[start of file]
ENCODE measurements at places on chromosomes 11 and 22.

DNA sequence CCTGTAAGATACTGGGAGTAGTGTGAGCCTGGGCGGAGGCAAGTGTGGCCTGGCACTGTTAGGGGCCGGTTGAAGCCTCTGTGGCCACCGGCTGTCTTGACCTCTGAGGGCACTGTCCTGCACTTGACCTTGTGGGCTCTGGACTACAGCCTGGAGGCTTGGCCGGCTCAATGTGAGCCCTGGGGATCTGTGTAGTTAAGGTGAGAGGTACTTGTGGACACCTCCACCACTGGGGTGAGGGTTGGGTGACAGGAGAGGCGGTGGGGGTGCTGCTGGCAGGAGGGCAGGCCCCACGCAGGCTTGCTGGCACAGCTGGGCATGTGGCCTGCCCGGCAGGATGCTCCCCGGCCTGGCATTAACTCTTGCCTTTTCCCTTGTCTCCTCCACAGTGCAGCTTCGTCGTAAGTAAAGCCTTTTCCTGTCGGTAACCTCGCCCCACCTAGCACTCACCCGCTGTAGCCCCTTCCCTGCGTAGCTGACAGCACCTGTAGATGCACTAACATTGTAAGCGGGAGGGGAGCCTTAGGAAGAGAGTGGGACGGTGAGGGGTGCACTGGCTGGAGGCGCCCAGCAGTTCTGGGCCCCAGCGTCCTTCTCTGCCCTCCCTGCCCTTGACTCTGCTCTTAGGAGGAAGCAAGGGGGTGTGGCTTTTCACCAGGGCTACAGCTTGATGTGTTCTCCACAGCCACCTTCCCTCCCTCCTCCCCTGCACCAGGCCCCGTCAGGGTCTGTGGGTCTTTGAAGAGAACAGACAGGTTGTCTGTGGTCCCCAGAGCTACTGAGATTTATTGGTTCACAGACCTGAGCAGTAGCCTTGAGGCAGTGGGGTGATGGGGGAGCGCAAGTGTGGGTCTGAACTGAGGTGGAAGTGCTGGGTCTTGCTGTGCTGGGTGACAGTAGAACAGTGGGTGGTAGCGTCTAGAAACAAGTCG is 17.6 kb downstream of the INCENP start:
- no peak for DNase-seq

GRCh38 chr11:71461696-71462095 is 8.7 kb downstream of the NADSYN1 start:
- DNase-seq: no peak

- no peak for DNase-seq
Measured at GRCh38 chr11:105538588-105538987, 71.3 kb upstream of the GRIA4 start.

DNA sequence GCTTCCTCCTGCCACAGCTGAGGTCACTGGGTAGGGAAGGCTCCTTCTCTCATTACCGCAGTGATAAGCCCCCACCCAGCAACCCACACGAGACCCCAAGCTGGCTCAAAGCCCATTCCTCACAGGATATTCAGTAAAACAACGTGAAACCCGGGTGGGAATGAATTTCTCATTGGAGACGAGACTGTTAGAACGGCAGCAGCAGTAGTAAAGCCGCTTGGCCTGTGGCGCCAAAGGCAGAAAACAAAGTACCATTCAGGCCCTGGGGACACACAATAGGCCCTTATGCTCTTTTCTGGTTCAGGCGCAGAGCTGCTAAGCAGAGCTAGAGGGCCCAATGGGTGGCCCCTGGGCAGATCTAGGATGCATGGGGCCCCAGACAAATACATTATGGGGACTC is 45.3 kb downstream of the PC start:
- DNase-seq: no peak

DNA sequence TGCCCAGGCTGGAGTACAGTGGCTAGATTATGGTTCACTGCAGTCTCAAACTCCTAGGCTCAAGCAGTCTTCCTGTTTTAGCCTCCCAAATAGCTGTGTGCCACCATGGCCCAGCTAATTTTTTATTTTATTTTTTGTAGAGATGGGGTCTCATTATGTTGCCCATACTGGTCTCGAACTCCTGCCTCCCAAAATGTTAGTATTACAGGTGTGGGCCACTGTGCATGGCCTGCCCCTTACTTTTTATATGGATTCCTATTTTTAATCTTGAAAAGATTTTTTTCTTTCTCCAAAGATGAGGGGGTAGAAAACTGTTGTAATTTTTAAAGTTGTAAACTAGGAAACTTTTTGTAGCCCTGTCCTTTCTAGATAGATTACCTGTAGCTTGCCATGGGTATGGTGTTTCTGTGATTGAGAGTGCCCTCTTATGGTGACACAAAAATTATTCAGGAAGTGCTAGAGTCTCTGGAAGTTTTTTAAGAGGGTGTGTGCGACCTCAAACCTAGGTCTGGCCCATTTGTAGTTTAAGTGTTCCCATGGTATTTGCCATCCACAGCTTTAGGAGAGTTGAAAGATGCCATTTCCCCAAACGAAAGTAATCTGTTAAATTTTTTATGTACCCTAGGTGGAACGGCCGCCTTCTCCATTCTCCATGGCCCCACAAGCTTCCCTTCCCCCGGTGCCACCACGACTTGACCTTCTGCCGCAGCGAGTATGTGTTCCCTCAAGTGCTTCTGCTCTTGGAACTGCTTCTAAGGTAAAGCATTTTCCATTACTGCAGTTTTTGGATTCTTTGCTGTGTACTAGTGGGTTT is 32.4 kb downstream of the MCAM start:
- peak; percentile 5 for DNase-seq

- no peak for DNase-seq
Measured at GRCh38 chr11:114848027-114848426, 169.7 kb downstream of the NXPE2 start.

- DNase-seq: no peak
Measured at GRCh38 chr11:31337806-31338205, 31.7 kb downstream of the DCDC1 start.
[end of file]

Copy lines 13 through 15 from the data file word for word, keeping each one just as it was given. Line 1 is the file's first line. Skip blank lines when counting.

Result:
Measured at GRCh38 chr11:114848027-114848426, 169.7 kb downstream of the NXPE2 start.

- DNase-seq: no peak
Measured at GRCh38 chr11:31337806-31338205, 31.7 kb downstream of the DCDC1 start.